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Statue of Liberty – Pics of the Week

My colleague Andrew recently showed me photographs of his trip to New York City earlier this year. The trip included a visit to the Statue of Liberty.  Looking at these photographs, I was reminded of the public celebrations for the Statue’s centenary in 1986.  Back then, I was living in New York City, had participated in the public celebrations, and watched the fireworks display on July 4th from the South Street Seaport, along with thousands of people from around the world.

When the Statue first arrived in the United States, from France, President Grover Cleveland had placed it under the administration of the U.S. Lighthouse Board, which was established in 1852. Subsequently, the Statue of Liberty was designated a National Monument in 1924 by President Coolidge, under the authority provided by the Antiquities Act, 34 Stat. 225.  In 1933, President Roosevelt transferred responsibility for the Statue, and other national monuments, to the National Park Service, which still oversees the Statue and Liberty Island today.

From a distance, or close up, she is a spectacular sight that has graced New York and welcomed visitors to our shores for over 130 years.  Enjoy!

Statute of Liberty, Liberty Island / Photograph by Andrew Weber

Statue of Liberty, Liberty Island / Photograph by Andrew Weber

 

Statute of Liberty from the back, looking upwards / Photograph by Andrew Weber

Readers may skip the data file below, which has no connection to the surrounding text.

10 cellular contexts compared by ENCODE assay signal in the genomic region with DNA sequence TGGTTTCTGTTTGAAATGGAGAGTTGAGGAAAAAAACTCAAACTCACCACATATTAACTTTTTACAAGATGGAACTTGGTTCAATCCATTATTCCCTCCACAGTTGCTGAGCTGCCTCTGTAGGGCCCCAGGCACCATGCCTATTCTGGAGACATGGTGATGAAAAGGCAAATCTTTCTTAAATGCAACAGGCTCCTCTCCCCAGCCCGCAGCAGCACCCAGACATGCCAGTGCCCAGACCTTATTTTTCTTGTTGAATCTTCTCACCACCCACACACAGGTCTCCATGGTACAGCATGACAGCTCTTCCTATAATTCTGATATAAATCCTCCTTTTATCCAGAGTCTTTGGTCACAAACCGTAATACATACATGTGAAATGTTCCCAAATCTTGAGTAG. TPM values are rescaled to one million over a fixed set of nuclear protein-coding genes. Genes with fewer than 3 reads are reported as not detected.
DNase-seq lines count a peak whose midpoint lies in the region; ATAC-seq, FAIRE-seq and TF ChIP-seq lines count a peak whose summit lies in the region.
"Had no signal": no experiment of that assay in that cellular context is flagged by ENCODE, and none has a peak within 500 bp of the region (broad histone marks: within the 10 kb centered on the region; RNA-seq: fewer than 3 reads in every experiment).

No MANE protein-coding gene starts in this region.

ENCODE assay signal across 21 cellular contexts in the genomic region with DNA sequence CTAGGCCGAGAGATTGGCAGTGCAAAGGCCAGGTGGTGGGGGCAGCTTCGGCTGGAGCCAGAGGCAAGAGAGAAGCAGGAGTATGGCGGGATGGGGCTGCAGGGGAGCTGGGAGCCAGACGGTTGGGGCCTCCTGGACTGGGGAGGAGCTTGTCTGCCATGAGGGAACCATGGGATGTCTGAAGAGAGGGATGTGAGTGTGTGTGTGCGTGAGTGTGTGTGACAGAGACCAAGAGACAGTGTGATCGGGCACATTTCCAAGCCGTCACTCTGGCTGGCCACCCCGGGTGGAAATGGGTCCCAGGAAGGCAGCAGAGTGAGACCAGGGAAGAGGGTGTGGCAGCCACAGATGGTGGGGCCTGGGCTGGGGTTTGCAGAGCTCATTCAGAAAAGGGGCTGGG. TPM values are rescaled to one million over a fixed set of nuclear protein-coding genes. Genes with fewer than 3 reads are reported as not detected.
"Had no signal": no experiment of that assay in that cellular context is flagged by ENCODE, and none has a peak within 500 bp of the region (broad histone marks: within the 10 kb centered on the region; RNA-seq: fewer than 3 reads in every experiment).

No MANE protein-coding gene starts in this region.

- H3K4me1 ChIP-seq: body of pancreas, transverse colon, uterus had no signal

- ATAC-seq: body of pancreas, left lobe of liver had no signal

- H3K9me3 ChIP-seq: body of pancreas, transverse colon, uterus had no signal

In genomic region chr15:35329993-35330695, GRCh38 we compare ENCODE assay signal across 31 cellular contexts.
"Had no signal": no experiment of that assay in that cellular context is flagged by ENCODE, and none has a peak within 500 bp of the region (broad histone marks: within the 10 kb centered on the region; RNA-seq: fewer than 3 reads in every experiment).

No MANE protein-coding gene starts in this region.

Statue of Liberty from the back, looking upwards / Photograph by Andrew Weber

 

Statute of Liberty / Photograph by Andrew Weber

Statue of Liberty / Photograph by Andrew Weber

4 Comments

  1. Kelly Dowhower
    March 10, 2017 at 4:13 pm

    Wonderful! =)

  2. Mary GaShllagher
    March 10, 2017 at 10:18 pm

    I love pictures of the Statue of Liberty. It is a sign of goodwill (France) and a welcome to those searching for a better life.

  3. Lance Foss
    March 21, 2017 at 3:53 am

    I want information I can use. You have shown me a “Family” photo album, story included. This picture and the article should be in the Public Domain or NOT included. This is of no use/reuse. Protected for the next 100 years!! Laziness now locks all this stuff in a vault. Your response? And respond again like you seriously wanted/needed to accomplish something… like accomplish something with the only three pictures of the Statue of Liberty available to you and there they are – above : ( ? Probably two different POV. THIS IS A WASTE OF TIME. No foresight.

  4. Margaret Wood
    March 22, 2017 at 5:10 pm

    For information on copyright in relation to items on the Library of Congress website please see //www.loc.gov/legal/.

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